Among other analytical techniques, SERS has been deliberated as a commanding analytical technique for the study of surfaces and interfaces. The phenomenon of SERS was initially witnessed in pyridine adsorbed on a rough silver electrode surface in 1974 [6]. Recently, SERS has been utilized as an in situ potential powerful technique that offers unusual surface sensitivity and information regarding molecular fingerprint, to investigate the transient surface species as well as reaction mechanisms. Based on the unique features, SERS has been widely used in medical diagnosis, single molecule detection, pesticide analysis, safety inspections, and identification [7]. Notably, plasmonic metal nanomaterials (such as Ag, Au, and Cu), rough metal films, and gaps between metal surfaces and metal nanomaterials are the widely used SERS platforms for promoting photochemical reactions [8]. The molecules comprising of mostly aromatic or unsaturated bonds are generally targeted for SERS measurements. The Raman signal of the surface species present vicinal to the plasmonic PMNMs can be considerably promoted by the enhanced electromagnetic field, when excited with the appropriate light. Later, the electrochemical SERS had been also employed extensively to investigate the electrochemical processes (interfacial structures, surface reactions, and adsorption of species on electrodes at different potentials) [9]. This measurement has been performed in noble transition nanometals as well as single crystal surfaces for the chemical transformation of aromatic molecules in recent years [10].

From the results of former studies, substituted and unsubstituted aromatic amines as well as nitro compounds have been employed as demonstrative models for aromatic compounds. It is also evident from the earlier studies that an azo species p,p-dimercaptoazobenzene (DMAB) can be selectively resulted from the adsorbed substituted or unsubstituted p-aminothiophenol (PATP) and p-nitrothiophenol (PNTP) on the surface of PMNMs [11]. The PMNMs, pH of the solution, substrate, wavelength, and power of irradiation as well as the environmental conditions can have a strong impact on the above-mentioned conversion [12]. The study of this reaction mechanism is still a challenging issue. The complete thermodynamic and kinetic data are also required for the above system. Therefore, the interpretation of reaction mechanisms, which assist in the optimization of experimental conditions and increasing yield as well as selectivity, can be given by theoretical studies on model reactions.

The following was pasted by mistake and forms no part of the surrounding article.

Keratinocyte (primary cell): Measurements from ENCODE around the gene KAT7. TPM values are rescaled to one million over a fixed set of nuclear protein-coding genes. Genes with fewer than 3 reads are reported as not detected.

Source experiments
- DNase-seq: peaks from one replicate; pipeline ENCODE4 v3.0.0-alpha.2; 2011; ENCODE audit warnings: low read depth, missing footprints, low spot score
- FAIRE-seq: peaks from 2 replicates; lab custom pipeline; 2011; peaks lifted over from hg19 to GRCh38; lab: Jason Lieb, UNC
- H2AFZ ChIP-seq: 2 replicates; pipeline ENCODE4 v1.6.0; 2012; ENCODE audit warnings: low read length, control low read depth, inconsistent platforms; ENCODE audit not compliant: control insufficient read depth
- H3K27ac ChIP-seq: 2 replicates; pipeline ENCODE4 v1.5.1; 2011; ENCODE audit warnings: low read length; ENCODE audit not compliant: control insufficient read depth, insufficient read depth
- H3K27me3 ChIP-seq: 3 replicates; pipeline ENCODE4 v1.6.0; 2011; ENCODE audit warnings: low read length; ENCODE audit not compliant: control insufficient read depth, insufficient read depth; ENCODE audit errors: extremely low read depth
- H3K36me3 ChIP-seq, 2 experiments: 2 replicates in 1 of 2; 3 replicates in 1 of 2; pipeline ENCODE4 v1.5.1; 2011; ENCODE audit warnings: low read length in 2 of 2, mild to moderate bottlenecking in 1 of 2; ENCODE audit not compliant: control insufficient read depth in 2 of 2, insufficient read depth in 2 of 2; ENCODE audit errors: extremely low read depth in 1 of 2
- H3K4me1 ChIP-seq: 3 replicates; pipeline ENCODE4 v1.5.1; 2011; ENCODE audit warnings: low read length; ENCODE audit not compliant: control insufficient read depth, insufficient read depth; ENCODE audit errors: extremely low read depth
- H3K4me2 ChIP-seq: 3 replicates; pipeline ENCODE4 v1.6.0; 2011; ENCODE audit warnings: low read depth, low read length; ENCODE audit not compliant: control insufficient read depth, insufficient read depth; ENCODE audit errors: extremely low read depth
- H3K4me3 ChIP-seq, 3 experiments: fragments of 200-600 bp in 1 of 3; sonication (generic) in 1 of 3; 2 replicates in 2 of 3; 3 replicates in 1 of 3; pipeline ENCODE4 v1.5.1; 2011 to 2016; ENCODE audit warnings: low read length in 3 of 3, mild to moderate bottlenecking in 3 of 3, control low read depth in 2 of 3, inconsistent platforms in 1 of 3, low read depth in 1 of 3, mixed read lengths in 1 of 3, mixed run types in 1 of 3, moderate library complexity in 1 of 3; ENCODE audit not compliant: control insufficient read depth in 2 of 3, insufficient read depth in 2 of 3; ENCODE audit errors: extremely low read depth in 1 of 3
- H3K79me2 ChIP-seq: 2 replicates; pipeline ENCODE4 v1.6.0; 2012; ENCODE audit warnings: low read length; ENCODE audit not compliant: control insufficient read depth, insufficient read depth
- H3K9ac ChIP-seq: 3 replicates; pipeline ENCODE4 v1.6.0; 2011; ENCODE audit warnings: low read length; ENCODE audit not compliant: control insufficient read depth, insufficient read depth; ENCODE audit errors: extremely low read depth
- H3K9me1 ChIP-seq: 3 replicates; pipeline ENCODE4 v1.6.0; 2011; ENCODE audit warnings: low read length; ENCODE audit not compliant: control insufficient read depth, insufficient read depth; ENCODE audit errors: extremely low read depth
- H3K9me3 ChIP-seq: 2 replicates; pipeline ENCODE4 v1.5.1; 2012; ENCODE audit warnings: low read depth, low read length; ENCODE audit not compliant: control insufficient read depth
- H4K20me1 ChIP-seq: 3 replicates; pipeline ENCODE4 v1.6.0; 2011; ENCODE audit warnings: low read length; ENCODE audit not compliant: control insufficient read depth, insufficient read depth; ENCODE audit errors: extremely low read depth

In this chapter, we have given a brief explanation of SPR and its rapid relaxation of nanometals toward surface hot carriers in Section 2. Then, charge transfer mechanism (metal-to-molecule and molecule-to-metal) and the surface catalytic coupling/condensation of aromatic amines and aromatic nitro compounds on noble metal nanomaterials have been discussed through theoretical and experimental results. Since the experimental conditions are highly dependent on the effect of pH and adsorption of molecule, one of the aromatic amines (PATP) has been taken as a model compound to discuss clearly the effect of pH and adsorption of molecule on the nanometals in Section 3. As DMAB can be selectively resulted from the adsorbed PATP and PNTP on the surface of plasmonic nanostructures during the photochemical reaction, the reported SERS results from chemically synthesized DMAB with experimentally derived DMAB from PATP and PNTP have also been discussed in Section 3. Aerobic oxidation-assisted aromatic amine based on nanoplasmonic photocatalysts will be discussed in Section 4. Finally, the reaction mechanisms and future research prospective have been given Sections 5.


2. Surface plasmon resonance effect on PMNMs and its fast relaxations